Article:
PeopleTalks: Human Capital Strategy

I recently attended the first installment of PeopleTalks, a Ted talk-style event coordinated by the MHRM student council open to all students in the Fisher College of Business. This event featured local HR professionals discussing current Human Capital trends and strategies. This session also included the opportunity to ask questions and network with the speakers. Companies in attendance ranged from startups to global organizations.  Here are my top takeaways from the speakers.

Second-year MHRM students who organized the PeopleTalks event

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Caren – Director of Talent Management, Honda Manufacturing

The labor market has changed dramatically over the years—the current demand for labor is high while the supply is low. Because of this, one of the most difficult issues employers experience is with sourcing and retaining quality talent. For Honda specifically, the technological change in the external environment has increased the need for more IT workers. Over the past few years, they have seen a lack of interest in manufacturing positions within their industry. To combat this, Honda has increased their investment in STEM programs and encourage students to co-op with their company in order to develop the talent they know they will need in the future.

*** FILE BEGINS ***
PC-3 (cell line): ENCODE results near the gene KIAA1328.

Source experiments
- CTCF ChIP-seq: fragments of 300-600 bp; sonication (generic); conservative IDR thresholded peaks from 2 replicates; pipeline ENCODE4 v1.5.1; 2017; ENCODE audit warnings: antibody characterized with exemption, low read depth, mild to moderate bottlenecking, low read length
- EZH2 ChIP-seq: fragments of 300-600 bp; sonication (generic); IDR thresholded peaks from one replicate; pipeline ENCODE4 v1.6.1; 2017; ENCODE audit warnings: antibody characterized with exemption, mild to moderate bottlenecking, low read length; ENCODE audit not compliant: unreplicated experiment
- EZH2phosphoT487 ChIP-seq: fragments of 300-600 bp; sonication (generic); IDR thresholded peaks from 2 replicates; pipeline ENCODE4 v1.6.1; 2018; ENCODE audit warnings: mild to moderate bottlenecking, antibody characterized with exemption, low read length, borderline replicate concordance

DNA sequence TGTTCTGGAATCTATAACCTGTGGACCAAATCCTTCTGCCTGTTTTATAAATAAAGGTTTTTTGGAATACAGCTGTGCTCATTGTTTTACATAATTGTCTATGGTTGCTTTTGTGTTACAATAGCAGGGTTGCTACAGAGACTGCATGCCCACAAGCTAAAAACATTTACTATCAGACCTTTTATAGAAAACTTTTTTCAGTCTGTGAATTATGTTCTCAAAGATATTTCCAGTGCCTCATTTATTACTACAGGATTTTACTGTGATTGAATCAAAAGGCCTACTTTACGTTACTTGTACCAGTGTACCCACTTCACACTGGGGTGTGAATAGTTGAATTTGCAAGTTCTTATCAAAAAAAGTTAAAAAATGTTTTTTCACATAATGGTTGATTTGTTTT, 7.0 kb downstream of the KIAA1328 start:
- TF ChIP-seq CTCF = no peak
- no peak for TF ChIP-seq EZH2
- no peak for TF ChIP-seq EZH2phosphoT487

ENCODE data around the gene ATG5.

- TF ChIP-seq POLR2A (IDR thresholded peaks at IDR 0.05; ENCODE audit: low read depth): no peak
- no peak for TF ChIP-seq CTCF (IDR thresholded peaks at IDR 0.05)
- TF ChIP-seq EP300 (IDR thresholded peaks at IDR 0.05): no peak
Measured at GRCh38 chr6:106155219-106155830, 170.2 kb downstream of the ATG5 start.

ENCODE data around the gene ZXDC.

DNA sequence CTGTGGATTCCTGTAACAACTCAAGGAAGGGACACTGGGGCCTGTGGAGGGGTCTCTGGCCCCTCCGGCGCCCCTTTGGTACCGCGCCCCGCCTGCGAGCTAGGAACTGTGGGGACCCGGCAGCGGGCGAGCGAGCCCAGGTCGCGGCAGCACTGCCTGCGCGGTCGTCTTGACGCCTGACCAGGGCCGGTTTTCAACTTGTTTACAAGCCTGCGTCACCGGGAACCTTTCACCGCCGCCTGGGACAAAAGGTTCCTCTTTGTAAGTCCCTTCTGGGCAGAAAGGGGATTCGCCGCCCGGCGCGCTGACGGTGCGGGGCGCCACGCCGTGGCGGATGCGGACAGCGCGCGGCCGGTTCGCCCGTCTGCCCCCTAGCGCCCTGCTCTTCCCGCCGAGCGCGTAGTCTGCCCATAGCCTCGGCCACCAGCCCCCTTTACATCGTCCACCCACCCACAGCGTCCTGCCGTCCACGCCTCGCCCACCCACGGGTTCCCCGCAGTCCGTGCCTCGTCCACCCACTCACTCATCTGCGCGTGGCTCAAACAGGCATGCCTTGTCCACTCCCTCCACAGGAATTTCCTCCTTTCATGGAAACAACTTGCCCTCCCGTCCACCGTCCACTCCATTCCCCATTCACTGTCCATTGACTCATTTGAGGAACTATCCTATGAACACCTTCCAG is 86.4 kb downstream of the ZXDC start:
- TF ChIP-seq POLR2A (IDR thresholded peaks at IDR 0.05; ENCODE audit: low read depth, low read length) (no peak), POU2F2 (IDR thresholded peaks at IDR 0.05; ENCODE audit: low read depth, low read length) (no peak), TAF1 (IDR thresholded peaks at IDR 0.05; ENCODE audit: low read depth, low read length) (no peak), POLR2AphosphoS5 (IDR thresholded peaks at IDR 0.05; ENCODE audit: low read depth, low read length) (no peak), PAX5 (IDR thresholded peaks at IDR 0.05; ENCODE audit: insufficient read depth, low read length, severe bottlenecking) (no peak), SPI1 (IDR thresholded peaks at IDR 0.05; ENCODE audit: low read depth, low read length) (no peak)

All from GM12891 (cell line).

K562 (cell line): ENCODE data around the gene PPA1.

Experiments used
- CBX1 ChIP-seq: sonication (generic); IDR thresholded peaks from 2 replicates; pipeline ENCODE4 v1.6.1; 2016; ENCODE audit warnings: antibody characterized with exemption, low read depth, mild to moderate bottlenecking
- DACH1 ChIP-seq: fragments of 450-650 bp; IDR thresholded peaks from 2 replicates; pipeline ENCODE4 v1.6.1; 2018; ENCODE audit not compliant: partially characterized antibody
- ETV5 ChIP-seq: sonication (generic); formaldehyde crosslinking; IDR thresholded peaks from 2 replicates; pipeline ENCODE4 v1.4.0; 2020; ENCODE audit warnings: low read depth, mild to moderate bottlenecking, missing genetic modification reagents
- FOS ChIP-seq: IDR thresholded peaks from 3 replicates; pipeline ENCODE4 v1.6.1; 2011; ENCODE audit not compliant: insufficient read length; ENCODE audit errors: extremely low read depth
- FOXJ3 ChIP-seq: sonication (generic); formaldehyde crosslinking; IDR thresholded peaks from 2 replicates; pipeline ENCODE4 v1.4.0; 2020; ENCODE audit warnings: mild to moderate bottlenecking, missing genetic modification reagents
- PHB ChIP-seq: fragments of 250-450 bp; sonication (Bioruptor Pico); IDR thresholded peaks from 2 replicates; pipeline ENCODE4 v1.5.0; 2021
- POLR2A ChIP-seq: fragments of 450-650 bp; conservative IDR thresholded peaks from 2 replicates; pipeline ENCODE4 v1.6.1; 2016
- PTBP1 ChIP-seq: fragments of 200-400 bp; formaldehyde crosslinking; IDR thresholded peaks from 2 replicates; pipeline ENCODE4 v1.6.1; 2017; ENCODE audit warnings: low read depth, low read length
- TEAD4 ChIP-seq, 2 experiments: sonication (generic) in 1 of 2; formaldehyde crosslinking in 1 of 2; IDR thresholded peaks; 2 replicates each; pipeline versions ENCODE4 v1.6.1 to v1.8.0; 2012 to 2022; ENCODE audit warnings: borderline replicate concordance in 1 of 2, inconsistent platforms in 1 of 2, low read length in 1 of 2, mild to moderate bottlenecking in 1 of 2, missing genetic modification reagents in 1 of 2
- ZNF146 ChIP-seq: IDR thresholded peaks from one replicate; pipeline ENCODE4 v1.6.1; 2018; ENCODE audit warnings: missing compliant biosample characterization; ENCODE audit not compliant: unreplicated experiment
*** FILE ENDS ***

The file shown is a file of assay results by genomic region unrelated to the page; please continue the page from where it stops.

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Rachael – Director of Talent, HR, and Culture

Established in 2008, Updox is a startup that provides customer relationship management systems to reduce the amount of administrative work for healthcare providers. The speaker from this organization, Rachael, was brought in as the first HR Representative and has implemented many initiatives since she began with the company. Since much smaller, new companies can struggle to match the monetary compensation of larger organizations, part of her strategy to attract talent was to offer company stock and generous paid time off (PTO) benefits to their employees. Thus increasing the value of an employee’s Total Rewards.

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Craig -Senior Compensation & Benefits Analyst, MHRM Program Alumnus

Acquired by Berkshire Hathaway, NetJets is an aviation company that offers fractional ownership of small, private jets. Since they are a global operation with a mobile workforce, they continue to be challenged on how they can better connect with these employees. One of the projects they have been working on is transparency of pay, a hot topic in the HR industry right now. NetJets plans to implement a career framework for compensation that includes grouping each department by pay level called “bands.” This allows for vertical and horizontal movement throughout the company and lets employees know exactly what to expect with each transition.

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Samantha – HR Manager, MHRM Program Alumnus

One of the HR team’s most recent projects was within their talent management function. More specifically, on measuring employee engagement at work in order to better understand what drives and motivates their workforce. By implementing a third-party survey vendor, they were able to collect and receive employee data, use it to influence their HR decisions, and better support their employee’s needs. Measuring engagement has become an important aspect of crafting an organization’s employee experience and is being adopted as a practice for many organizations.

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Sami- Campus Recruiting Lead